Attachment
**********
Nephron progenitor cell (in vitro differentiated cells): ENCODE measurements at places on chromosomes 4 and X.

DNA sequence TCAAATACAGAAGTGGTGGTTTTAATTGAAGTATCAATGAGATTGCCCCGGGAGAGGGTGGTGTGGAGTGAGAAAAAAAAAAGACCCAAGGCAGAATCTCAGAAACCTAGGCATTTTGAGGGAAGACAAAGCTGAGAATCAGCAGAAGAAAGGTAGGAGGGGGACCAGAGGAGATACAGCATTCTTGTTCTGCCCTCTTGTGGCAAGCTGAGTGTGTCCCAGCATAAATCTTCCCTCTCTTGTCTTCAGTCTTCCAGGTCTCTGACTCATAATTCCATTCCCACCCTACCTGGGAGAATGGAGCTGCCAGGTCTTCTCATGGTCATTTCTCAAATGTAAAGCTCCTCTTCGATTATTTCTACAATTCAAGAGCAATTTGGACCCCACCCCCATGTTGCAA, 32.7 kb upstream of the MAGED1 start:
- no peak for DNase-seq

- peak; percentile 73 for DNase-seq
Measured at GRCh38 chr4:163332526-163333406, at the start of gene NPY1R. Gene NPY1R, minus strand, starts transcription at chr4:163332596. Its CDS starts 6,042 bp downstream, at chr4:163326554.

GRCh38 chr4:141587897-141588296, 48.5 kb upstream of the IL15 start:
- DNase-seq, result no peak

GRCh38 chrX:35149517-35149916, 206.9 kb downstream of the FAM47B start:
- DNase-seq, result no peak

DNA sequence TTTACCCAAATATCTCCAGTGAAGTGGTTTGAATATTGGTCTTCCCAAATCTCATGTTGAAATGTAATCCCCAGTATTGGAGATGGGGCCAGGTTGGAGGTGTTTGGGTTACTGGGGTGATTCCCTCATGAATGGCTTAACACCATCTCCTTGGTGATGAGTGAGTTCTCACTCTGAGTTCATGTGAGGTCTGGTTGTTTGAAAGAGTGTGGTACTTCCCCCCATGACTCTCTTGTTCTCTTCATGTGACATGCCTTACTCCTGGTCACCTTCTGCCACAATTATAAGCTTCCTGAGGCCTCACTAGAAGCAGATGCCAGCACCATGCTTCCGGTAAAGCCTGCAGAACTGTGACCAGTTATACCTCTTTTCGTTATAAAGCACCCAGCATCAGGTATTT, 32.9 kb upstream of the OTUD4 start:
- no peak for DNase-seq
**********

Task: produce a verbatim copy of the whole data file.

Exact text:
Nephron progenitor cell (in vitro differentiated cells): ENCODE measurements at places on chromosomes 4 and X.

DNA sequence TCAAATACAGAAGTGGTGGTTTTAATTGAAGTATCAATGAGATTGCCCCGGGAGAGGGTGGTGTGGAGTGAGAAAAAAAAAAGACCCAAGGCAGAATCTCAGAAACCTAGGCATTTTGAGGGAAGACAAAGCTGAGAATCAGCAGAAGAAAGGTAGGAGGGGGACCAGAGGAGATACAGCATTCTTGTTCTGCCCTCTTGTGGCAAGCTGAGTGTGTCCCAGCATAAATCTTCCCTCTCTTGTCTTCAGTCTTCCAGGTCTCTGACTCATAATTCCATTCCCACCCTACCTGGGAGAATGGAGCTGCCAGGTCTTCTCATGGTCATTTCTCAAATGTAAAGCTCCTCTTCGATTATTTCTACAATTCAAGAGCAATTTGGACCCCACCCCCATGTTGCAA, 32.7 kb upstream of the MAGED1 start:
- no peak for DNase-seq

- peak; percentile 73 for DNase-seq
Measured at GRCh38 chr4:163332526-163333406, at the start of gene NPY1R. Gene NPY1R, minus strand, starts transcription at chr4:163332596. Its CDS starts 6,042 bp downstream, at chr4:163326554.

GRCh38 chr4:141587897-141588296, 48.5 kb upstream of the IL15 start:
- DNase-seq, result no peak

GRCh38 chrX:35149517-35149916, 206.9 kb downstream of the FAM47B start:
- DNase-seq, result no peak

DNA sequence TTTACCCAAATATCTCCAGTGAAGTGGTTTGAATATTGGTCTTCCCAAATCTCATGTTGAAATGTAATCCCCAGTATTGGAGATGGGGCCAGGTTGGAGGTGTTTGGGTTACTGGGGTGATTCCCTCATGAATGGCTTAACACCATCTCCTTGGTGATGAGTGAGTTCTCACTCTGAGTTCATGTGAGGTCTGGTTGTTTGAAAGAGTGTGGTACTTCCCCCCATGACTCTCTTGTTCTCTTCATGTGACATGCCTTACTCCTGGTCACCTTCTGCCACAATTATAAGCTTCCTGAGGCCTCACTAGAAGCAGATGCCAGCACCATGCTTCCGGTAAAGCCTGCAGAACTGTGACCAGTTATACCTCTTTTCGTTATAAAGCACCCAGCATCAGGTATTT, 32.9 kb upstream of the OTUD4 start:
- no peak for DNase-seq